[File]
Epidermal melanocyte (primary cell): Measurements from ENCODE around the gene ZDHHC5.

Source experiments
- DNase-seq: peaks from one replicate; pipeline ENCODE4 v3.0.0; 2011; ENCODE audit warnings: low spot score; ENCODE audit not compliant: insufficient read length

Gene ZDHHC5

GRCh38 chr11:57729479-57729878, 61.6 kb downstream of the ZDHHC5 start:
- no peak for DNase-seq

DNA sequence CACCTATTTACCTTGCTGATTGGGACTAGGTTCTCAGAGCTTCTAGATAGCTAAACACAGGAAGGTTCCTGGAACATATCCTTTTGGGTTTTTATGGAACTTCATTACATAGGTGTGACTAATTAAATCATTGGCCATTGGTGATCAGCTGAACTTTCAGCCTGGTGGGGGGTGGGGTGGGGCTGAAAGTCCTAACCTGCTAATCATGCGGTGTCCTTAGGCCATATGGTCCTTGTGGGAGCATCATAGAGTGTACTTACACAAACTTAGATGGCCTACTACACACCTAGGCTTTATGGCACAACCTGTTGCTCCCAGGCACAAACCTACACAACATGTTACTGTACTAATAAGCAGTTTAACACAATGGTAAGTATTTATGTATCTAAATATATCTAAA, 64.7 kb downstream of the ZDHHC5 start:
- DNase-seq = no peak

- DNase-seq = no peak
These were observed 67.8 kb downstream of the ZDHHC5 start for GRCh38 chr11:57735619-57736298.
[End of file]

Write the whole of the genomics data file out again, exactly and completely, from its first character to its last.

Epidermal melanocyte (primary cell): Measurements from ENCODE around the gene ZDHHC5.

Source experiments
- DNase-seq: peaks from one replicate; pipeline ENCODE4 v3.0.0; 2011; ENCODE audit warnings: low spot score; ENCODE audit not compliant: insufficient read length

Gene ZDHHC5

GRCh38 chr11:57729479-57729878, 61.6 kb downstream of the ZDHHC5 start:
- no peak for DNase-seq

DNA sequence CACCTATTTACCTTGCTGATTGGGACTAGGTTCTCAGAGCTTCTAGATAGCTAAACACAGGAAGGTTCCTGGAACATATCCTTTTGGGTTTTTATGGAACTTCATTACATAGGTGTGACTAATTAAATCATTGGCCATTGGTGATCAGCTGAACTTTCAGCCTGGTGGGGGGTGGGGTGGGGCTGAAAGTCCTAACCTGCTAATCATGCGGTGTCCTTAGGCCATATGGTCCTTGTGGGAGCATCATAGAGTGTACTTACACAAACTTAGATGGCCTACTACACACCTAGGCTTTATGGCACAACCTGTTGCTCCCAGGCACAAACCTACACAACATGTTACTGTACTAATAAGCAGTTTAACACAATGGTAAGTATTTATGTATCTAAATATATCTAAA, 64.7 kb downstream of the ZDHHC5 start:
- DNase-seq = no peak

- DNase-seq = no peak
These were observed 67.8 kb downstream of the ZDHHC5 start for GRCh38 chr11:57735619-57736298.